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This is an automatic translation.
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Immediately make a reservation - this review of the sites of veterinary clinics does not pretend to be universal, nor to the “depth” of the research, nor to the correctness of the conclusions, but is nothing more than my private, personal opinion that may be interesting to someone, and not to be - you decide.

To avoid accusations of protectionism or the spread of advertising, I will not even call the veterinary clinics themselves and give links to their sites, since my goal is to compile a generalized, or averaged, “portrait” of the clinic site, as seen by ordinary visitors - potential veterinary clients.

Unfortunately, the overwhelming majority of the veterinary clinic sites I have reviewed over a hundred and a half are completely “vague”, uninformative and completely non-functional pages, more like a business card or a leaflet on the fence.

Standard set of information:

The name of the clinic, the address, phone number, hours of operation, a list of services (not all), and their cost (not at all). Links to pages on social networks are also common, but email addresses are very rarely indicated, and generally with feedback on most sites is frankly “not so good”.

Much less common are sections of personalities - a list of veterinarians, usually with a photograph in an embrace with some of the patients, sometimes with a small description of the specialization and “work biography”.

Often portraits of veterinarians coexist with a set of "cards" - all sorts of certificates of participation in various industry conferences, which are perceived by an ordinary user as a "vanity exhibition", but graduates of specialized universities are extremely rare, which leads to a seditious thought about their absence .. .

It is extremely rare to find descriptions of activities, that is, not self-agitated agitations in the style: “we are the best, and we can do everything!” Found almost everywhere, but examples from real veterinary practice show treatment history of specific patients, and this is what interests potential clients in the first place.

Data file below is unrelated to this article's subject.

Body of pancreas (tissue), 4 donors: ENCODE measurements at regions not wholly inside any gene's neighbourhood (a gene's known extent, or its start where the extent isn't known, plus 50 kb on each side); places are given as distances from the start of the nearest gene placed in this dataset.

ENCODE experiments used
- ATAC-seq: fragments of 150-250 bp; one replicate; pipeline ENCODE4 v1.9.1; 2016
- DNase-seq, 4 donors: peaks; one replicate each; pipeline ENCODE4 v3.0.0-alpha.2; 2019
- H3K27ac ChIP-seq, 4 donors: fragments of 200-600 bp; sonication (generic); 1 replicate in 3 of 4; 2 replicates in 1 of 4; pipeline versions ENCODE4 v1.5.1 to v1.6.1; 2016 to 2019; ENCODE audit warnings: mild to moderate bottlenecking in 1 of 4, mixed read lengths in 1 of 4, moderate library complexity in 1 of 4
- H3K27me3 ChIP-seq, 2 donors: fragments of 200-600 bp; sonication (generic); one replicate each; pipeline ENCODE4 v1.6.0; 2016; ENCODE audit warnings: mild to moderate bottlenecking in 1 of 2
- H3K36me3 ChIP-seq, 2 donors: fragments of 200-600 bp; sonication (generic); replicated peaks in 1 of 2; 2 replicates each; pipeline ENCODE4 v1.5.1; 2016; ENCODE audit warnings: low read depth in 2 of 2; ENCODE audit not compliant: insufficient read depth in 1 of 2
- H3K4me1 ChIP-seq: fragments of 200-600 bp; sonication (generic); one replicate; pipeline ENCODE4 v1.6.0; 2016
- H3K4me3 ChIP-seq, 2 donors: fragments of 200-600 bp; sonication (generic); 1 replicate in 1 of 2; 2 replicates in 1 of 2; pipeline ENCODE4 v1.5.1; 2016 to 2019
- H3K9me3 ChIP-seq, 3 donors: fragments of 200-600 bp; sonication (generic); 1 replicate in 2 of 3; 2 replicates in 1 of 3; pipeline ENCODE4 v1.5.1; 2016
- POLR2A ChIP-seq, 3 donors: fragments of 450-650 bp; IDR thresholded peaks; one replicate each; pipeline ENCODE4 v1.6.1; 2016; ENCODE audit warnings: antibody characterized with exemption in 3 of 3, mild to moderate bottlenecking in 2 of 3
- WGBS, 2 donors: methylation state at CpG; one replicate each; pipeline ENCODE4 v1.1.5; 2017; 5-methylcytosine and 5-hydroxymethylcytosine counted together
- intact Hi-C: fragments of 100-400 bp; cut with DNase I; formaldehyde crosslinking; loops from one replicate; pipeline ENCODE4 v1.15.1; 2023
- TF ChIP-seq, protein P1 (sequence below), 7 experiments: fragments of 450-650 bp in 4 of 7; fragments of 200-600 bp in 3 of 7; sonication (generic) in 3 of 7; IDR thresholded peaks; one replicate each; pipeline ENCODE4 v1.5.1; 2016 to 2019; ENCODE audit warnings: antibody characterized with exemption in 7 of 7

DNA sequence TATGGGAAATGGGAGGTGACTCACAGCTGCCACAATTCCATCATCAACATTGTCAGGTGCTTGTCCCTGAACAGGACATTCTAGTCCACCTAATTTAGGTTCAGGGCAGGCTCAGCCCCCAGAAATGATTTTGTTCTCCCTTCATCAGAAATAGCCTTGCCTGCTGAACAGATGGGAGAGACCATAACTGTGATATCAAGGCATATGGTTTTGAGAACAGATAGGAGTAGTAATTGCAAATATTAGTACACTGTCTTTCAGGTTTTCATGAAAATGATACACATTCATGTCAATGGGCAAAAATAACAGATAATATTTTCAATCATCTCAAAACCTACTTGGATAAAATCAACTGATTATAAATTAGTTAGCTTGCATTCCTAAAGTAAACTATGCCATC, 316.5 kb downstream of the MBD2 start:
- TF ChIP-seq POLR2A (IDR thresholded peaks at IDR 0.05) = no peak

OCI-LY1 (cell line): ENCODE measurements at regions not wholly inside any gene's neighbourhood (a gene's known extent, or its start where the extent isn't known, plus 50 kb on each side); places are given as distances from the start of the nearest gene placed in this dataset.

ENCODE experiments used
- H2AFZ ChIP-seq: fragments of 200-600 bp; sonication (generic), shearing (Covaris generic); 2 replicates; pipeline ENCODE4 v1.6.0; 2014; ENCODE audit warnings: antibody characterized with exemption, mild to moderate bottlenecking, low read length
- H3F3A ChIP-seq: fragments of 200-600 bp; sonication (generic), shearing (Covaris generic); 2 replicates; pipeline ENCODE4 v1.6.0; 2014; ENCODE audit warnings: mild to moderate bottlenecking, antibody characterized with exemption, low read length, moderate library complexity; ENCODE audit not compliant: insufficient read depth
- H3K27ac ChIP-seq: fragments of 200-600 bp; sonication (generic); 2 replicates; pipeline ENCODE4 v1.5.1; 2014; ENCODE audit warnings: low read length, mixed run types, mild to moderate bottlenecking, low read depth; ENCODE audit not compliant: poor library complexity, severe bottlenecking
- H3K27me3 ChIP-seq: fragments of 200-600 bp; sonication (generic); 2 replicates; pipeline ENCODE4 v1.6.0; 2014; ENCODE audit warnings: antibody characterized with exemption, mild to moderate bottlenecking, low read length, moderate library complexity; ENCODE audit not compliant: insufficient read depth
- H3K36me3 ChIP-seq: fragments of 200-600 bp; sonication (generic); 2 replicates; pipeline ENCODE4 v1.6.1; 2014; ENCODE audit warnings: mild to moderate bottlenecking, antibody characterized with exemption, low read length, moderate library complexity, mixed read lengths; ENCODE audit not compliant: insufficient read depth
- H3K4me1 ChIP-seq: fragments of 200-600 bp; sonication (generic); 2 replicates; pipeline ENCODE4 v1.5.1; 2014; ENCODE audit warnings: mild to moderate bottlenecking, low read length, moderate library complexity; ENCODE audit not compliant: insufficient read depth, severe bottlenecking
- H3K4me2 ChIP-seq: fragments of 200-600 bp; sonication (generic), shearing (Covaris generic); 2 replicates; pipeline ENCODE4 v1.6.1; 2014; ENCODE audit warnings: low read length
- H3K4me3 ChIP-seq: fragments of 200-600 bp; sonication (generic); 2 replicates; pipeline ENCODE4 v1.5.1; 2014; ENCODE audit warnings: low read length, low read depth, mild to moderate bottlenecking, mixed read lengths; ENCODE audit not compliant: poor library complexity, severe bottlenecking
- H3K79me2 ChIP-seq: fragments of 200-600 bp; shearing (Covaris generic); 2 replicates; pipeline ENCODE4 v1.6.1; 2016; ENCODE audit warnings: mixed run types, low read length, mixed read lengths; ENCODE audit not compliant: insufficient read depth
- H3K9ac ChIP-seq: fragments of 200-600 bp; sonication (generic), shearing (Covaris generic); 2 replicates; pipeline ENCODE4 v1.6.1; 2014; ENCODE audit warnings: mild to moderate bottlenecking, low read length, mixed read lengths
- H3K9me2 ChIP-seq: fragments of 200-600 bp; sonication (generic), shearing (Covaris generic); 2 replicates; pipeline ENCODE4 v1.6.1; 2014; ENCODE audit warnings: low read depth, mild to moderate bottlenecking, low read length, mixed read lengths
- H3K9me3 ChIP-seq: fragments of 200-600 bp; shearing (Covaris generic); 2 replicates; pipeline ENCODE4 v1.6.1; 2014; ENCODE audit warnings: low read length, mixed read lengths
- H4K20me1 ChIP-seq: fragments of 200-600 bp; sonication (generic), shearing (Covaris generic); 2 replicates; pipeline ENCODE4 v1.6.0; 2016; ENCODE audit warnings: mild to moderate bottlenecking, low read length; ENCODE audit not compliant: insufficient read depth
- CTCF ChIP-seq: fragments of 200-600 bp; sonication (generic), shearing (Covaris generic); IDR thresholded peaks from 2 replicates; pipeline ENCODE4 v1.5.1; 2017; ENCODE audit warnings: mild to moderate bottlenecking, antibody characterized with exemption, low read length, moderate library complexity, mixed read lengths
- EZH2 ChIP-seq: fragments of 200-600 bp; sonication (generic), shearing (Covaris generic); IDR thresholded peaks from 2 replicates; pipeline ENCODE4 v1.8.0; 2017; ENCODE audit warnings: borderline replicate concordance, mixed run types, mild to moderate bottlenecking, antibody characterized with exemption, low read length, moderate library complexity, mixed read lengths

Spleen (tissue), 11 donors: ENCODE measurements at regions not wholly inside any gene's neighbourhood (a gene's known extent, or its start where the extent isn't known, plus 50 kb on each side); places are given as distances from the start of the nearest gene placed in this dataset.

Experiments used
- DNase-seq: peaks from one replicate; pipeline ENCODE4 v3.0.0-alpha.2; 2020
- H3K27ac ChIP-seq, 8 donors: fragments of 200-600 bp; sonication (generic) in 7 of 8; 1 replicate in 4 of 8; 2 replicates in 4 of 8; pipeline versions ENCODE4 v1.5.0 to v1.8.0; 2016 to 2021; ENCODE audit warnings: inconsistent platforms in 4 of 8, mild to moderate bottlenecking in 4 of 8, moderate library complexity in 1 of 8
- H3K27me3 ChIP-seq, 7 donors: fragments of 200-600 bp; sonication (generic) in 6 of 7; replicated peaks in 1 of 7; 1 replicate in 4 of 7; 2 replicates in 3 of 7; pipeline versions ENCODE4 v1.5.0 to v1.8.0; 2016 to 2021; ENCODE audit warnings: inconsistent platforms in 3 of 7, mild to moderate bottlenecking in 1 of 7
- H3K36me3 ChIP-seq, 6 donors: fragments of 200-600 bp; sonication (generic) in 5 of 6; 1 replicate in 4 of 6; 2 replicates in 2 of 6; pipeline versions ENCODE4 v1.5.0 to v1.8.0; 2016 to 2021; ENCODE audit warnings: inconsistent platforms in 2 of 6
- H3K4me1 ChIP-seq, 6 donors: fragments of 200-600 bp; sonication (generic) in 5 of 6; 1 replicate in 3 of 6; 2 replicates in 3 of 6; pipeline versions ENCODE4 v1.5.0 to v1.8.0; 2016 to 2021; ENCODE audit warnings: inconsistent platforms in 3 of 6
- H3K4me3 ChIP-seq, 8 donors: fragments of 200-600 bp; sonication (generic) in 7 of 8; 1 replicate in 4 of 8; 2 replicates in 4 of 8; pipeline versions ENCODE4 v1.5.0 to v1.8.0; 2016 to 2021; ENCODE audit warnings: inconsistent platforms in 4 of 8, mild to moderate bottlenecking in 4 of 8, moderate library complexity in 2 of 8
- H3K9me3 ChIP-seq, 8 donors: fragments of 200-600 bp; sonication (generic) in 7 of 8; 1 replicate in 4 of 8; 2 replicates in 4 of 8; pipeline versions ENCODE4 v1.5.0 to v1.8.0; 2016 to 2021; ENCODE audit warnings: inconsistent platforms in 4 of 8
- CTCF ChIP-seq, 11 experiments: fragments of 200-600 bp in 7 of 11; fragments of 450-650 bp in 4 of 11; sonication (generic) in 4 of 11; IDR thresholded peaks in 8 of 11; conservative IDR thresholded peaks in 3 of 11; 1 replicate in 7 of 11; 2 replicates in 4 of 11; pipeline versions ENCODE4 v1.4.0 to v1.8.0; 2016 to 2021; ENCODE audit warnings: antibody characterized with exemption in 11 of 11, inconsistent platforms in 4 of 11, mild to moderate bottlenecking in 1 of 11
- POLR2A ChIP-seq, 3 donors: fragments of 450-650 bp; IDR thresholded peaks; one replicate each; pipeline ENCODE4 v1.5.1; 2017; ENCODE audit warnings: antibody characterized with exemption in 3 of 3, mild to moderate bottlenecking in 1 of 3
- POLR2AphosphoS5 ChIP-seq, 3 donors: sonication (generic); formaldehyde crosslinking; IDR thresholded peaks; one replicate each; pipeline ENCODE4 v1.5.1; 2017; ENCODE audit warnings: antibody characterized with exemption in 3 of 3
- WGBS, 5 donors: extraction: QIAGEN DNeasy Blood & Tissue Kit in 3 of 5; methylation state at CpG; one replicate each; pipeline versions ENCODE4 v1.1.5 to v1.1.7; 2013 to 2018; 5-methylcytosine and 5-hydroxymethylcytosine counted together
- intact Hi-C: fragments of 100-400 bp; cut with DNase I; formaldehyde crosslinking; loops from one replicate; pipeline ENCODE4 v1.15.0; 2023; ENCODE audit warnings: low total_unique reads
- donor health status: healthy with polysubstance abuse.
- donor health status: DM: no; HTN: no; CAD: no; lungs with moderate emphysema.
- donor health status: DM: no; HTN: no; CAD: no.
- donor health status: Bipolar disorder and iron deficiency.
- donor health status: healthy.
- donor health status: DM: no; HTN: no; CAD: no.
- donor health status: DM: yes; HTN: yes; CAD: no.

On the main, often the only, page of the site they also place announcements about various promotions and discounts, as well as trivial “news” about changes in opening hours this coming weekend and holidays.

Advanced options:

Quite a lot of sites, to simulate feedback, they use all sorts of pop-up windows offering to ask a question or request a call back, and I even made three attempts to ask a simple question, but did not receive a single answer, because after entering the question, the machine suggests filling out a mini-questionnaire and wait for the call manager.

Also on some sites there are offers to make an appointment online, but usually it all comes down to filling out a mini-questionnaire and proposing to wait for a call for clarification and confirmation by the manager - there is no automation as such.

Some sites of clinics are combined with pet shops and veterinary pharmacies, and this creates at least an illusion of pithiness, but in general it does little to make a decision about contacting a specific clinic, because, as I wrote above, information about specific treatment options and their results are found rarely.

Separate attention is deserved by "reviews" and "forums", which are filled with either frank self-promotion and stereotyped praise, or very old and equally banal questions and answers that only add to the feeling of neglect ...

No, I do not want to say that there are no good websites at all - I have seen several excellent sites, but they can be counted on the fingers of one hand, and they have practically no effect on the “average temperature in the hospital”, since an absolute majority of veterinary sites leave a depressing impression.

At the same time, many clinics do not have their own sites at all and information about them is limited to mentioning on various “yellow pages”, many sites do not work at all (expired domains, unpaid hosting), and some even actually abandoned their pages on social networks .

What can be recommended to veterinary clinics and administrators of their sites:

  • If you are doing something, so do it well - avoid patterns and platitudes.
  • Regularly update information about your clinic, the composition of doctors, the services provided and their cost.
  • Post more real-life case histories and cures, not just “promises.”
  • Introduce more interactive - online appointment, accept prepayment on the website, give your clients personal accounts with the ability to view the history of requests.
  • Give more attention to your customers' feedback - give them more opportunities and incentive to return to you.

I hope some of my recommendations will still be noticed and implemented, and the “average temperature in the hospital” will increase at least a little over time.

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